Tori Mar, Dermatologist
People at higher risk of skin cancer are those who have:
A personal or family history of skin cancer
5–10% of melanomas are influenced by genetics. Be aware of your family’s skin cancer history to help inform your own risk.
People who’ve had skin cancer have a higher risk of developing more skin cancers. It’s important to prevent further damage to your skin by using sun protection during sun protection times. Your doctor will recommend a surveillance program for you, but you will need to check your skin regularly for any changes.
UV damage is the cause of most skin cancers. Using regular sun protection and developing a surveillance plan with your doctor can help reduce your risk.
A large number of moles
The more moles you have on your skin, the higher the risk of the most dangerous type of skin cancer – melanoma.
Moles are overgrowths of melanocytes (a type of skin cell). We are not normally born with moles, but most of us will develop some on our skin by 15 years of age.
The number of moles we develop is determined by genetic (inherited) factors and exposure to ultraviolet (UV) radiation.
Australians tend to have more moles than people living in other countries, possibly because of childhood sun exposure.
What do moles look like?
Moles are usually medium to dark brown but can also be pale or black.
The majority of moles are flat and have an even shape and colouring. Some moles are raised and these are usually soft to touch and lighter in colour.
'Dysplastic naevi' is a medical term which means 'unusual moles'. These moles look different to ordinary moles and can evolve to melanomas. If you have multiple dysplastic moles you are at greater risk of melanoma. Your doctor may recommend regular checks with a dermatologist (skin specialist).
See your doctor if you think you have moles with the following 'dysplastic' features:
- larger than most moles
- smudgy and irregular edges
- uneven in colour
- may have some pinkness.
A compromised immune system or are on immunosuppression medication
Some medical conditions impacting your immune system and associated medications can increase your skin cancer risk. Your doctor can advise you on the best steps to protect your skin from UV damage and appropriate skin check and surveillance activities for your condition.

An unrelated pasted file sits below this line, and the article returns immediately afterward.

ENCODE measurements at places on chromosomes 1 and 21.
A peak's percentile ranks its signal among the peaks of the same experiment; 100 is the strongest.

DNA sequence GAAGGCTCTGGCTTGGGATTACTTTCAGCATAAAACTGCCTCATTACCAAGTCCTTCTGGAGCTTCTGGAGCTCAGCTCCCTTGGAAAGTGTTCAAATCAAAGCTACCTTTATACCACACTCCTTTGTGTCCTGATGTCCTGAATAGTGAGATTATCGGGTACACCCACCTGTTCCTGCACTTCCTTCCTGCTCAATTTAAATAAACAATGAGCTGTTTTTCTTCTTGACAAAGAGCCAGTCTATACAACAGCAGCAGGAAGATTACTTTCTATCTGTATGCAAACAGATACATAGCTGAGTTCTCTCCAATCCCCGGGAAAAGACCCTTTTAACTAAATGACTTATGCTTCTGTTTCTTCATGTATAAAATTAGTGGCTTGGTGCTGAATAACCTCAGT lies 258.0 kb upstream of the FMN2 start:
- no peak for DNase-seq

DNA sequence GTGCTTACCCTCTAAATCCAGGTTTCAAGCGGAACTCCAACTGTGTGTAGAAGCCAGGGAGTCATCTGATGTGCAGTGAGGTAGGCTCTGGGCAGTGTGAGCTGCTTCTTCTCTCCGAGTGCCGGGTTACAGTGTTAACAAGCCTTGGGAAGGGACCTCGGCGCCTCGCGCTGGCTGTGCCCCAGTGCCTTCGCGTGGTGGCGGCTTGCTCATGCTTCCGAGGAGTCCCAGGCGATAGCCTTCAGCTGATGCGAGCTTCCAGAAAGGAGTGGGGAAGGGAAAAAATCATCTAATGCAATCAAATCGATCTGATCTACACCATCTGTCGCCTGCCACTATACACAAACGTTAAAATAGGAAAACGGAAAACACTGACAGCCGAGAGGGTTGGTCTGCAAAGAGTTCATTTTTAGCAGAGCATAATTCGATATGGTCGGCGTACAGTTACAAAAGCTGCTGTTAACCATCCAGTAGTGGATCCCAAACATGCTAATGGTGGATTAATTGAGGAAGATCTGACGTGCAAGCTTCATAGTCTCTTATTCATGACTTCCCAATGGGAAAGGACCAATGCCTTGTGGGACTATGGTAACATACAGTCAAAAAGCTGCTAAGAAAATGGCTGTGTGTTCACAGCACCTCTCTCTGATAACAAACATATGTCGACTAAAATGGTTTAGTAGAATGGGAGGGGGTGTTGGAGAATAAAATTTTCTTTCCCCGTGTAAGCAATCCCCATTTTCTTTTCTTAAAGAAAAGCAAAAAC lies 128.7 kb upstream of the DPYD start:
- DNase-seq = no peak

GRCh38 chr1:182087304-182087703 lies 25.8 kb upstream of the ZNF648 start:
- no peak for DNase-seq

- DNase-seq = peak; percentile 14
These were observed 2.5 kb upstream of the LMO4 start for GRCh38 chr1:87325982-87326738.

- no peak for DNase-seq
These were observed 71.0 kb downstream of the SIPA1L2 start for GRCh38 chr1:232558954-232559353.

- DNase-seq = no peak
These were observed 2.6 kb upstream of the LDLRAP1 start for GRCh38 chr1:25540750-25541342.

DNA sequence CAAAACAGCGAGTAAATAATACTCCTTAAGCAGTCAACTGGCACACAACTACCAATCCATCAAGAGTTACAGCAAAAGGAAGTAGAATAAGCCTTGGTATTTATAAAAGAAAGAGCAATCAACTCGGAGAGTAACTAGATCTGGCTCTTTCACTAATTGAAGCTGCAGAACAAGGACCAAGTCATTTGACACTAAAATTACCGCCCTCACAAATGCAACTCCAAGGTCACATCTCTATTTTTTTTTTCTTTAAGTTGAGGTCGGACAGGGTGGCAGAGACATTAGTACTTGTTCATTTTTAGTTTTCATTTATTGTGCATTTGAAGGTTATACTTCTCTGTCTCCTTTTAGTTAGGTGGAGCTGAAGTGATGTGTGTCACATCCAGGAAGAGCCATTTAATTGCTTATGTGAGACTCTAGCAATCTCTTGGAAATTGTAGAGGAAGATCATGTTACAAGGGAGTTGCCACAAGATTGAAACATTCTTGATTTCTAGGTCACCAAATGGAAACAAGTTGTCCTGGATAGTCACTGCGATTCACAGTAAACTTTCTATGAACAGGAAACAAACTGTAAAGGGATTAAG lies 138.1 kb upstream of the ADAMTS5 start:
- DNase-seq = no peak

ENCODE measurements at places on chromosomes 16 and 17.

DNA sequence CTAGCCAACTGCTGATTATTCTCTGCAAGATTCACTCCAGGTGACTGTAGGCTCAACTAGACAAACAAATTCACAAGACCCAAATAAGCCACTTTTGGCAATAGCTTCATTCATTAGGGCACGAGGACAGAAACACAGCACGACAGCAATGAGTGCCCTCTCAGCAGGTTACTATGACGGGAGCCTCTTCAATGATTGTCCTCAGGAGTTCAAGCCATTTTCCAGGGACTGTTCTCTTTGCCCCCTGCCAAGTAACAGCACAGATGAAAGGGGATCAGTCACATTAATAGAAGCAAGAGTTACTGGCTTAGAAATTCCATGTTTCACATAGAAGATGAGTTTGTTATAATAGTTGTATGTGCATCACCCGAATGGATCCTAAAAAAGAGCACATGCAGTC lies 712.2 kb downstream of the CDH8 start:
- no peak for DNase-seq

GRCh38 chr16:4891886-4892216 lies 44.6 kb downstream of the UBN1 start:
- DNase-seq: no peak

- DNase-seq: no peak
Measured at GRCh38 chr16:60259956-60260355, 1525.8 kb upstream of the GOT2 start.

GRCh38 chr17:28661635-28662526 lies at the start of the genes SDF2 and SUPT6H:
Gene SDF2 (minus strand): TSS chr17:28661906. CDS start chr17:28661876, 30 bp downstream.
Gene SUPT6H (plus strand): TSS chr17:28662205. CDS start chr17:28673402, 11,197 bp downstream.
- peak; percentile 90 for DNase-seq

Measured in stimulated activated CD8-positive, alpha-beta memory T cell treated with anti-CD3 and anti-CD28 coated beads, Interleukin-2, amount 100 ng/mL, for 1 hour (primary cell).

A fair skin type and skin colour
Some people are at higher risk of skin cancer because they have a skin type that is more sensitive to UV damage.
People with light-coloured eyes and red or fair hair also have an increased risk of melanoma, compared to people with darker hair and eyes.
A history of bad sunburns
While sun exposure in the first 10 years of life determines a person's lifetime potential for skin cancer, sun exposure in later life determines the extent to which this potential is realised. You can reduce your risk of skin cancer at any age by improving your sun protection use, whether you are 6, 16 or 60.
Spent lots of time outdoors unprotected or work outdoors
Within Australia, it is estimated that 95% of melanomas are caused by overexposure to UV radiation. Outdoor workers in Australia receive up to 10 times more sun exposure than indoor workers, placing them at an increased risk of skin damage and skin cancer.
Suntanned, use or have used solariums and/or sunlamps
Solariums can emit ultraviolet (UV) radiation up to six times as strong as the midday summer sun. This is equivalent to a UV level of 36, whereas the UV levels in Victoria rarely exceed 12. Exposure to UV radiation from the sun or a solarium increases your risk of skin cancer and ages your skin. Tanning without burning can still cause skin damage, premature ageing and will increase your risk of skin cancer. Research shows that using solariums before the age of 35 increases the risk of melanoma by 59%. Commercial solariums were banned in Victoria on 1 January 2015.
Skin cancer can usually be successfully treated if found early. But without treatment, skin cancer can be deadly.
Learn more about your personal risk of melanoma by using the Victorian Melanoma Service risk calculator.
What to do if you are 'at risk'
If you meet any of the above criteria, see your doctor to develop a surveillance plan and check your skin regularly for any changes.